Next year, the organization that oversees the Internet will start selling rights to an unlimited number of new top-level domains -- the suffixes like .com that appear at the end of Web-site names.
Domains likely to appear include those that take their names from popular subjects, types of businesses and geographic locations, such as .books, .flowers and .nyc.
The good news for small businesses is that if a company currently has a .com address that is cumbersome or hard to remember, like joesflowersnyc.com, it may soon get a shot at a new address that's identical to the name of the company, or one that is just easier to find on the Web -- say, joes.flowers or joesflowers.nyc.
The Internet Corporation for Assigned Names and Numbers, or ICANN, plans to sell the new domains for prices starting at $100,000, which is likely to start bidding wars for the most popularly sought domains -- and to limit the bidding to parties with deep pockets.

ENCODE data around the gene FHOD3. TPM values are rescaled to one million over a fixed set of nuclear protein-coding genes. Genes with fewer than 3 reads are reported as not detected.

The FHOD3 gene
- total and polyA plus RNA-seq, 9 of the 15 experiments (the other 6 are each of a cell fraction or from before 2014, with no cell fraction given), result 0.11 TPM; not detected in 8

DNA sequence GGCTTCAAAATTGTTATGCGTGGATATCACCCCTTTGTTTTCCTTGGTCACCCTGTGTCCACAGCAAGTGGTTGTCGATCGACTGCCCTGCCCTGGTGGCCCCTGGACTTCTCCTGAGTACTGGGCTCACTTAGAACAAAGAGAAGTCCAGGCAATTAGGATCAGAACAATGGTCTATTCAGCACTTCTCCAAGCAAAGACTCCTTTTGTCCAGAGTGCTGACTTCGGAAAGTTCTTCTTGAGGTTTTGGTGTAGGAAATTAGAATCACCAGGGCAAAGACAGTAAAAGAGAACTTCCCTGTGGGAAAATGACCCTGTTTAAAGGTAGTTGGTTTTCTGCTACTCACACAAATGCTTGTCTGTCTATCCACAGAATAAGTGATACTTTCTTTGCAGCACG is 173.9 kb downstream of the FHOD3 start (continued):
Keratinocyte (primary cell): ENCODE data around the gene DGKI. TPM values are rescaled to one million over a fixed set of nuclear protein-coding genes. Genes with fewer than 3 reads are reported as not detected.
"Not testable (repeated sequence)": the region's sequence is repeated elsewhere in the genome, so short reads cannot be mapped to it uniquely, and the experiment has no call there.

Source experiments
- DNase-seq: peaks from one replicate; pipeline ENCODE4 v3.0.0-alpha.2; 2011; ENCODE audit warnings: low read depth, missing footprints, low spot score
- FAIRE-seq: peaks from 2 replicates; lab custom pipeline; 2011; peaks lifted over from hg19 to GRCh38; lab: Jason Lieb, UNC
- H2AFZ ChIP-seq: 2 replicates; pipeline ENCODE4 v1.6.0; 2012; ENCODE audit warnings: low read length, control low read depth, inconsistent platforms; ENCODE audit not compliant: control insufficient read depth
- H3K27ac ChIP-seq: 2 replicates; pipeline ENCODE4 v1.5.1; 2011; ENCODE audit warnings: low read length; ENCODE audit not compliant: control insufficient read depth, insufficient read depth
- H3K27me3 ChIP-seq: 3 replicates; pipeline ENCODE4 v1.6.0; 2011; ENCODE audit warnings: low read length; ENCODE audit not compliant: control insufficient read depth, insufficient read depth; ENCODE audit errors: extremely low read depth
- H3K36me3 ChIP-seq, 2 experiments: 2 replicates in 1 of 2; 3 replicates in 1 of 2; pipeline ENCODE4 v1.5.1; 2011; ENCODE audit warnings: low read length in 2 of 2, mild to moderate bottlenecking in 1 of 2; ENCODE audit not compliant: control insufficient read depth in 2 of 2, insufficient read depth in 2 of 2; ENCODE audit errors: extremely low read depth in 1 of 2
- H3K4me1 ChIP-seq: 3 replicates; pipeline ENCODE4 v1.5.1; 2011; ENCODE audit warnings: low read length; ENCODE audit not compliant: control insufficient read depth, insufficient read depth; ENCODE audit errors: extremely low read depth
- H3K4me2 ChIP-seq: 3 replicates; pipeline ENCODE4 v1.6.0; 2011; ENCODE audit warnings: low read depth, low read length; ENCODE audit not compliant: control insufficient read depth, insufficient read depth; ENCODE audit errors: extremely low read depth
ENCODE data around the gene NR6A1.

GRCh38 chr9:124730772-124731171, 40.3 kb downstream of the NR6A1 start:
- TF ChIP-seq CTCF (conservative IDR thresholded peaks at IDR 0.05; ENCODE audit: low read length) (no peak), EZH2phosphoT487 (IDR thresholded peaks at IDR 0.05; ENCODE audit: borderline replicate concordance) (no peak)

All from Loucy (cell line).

But those purchasers will then turn around and sell the rights to subaddresses within their new domains -- addresses ending with, say, .books or .flowers -- for far less; in most cases, around $50 a year, experts say.
Industry insiders and observers agree that .com is still the Boardwalk and Park Place of the Internet. Because it's the best-known top-level domain, even proponents of the new suffixes say that in a perfect world, a small business should sign up for a .com Web site with its name. The problem is, so many .com addresses are already taken -- about 80 million of them.
Continue Reading: "Naming Rights"
Photo by various.